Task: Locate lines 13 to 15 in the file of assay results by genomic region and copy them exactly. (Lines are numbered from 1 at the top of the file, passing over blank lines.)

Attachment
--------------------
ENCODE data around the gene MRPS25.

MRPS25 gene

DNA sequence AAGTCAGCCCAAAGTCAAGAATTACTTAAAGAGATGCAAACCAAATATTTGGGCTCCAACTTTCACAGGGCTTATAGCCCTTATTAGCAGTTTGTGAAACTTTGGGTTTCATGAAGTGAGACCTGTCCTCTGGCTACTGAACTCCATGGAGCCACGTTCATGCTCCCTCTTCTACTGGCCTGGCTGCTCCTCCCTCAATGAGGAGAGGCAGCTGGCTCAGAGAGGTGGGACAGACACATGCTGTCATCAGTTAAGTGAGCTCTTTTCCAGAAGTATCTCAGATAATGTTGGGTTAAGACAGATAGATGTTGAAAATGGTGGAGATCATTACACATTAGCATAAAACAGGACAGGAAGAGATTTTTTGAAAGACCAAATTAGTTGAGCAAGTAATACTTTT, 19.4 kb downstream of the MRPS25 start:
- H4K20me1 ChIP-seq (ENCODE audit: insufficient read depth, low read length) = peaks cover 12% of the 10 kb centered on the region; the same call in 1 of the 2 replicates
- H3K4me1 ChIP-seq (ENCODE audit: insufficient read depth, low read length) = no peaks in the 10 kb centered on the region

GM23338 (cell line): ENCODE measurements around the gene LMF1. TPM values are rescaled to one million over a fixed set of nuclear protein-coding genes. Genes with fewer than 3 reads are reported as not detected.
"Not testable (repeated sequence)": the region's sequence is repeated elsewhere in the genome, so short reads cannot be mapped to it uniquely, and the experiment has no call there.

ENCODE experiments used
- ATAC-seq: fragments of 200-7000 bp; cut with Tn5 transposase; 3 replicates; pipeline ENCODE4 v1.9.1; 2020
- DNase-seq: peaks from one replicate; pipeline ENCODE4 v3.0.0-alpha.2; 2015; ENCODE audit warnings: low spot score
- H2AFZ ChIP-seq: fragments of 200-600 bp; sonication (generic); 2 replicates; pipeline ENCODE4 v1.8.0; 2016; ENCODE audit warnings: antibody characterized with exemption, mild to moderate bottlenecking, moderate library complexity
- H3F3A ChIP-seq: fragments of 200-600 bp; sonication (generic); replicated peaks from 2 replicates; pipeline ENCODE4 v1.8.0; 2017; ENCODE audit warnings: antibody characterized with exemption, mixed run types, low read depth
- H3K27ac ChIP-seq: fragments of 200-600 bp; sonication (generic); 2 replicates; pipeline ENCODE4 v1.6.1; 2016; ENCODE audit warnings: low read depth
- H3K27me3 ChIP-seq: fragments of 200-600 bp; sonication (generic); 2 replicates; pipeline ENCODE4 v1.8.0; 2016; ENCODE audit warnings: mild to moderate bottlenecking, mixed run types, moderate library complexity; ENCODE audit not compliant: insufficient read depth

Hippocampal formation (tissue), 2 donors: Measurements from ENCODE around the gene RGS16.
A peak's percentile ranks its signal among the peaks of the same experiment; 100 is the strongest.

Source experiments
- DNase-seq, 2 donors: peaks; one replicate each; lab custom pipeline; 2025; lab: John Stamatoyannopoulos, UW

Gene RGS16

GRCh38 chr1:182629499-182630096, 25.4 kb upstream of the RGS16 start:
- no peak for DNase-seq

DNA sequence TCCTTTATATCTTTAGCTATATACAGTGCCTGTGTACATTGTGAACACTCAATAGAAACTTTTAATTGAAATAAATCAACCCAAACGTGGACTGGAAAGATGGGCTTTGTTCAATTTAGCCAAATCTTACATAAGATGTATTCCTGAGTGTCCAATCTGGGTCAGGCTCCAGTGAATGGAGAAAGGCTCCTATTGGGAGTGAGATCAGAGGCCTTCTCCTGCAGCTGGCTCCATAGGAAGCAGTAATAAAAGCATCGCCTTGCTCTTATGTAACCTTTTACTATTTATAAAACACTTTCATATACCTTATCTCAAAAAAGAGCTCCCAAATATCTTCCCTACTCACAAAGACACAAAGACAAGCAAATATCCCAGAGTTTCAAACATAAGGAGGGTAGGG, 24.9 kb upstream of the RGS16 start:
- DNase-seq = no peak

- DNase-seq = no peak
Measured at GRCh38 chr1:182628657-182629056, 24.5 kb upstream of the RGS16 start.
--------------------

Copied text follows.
- H3K27ac ChIP-seq: fragments of 200-600 bp; sonication (generic); 2 replicates; pipeline ENCODE4 v1.6.1; 2016; ENCODE audit warnings: low read depth
- H3K27me3 ChIP-seq: fragments of 200-600 bp; sonication (generic); 2 replicates; pipeline ENCODE4 v1.8.0; 2016; ENCODE audit warnings: mild to moderate bottlenecking, mixed run types, moderate library complexity; ENCODE audit not compliant: insufficient read depth

Hippocampal formation (tissue), 2 donors: Measurements from ENCODE around the gene RGS16.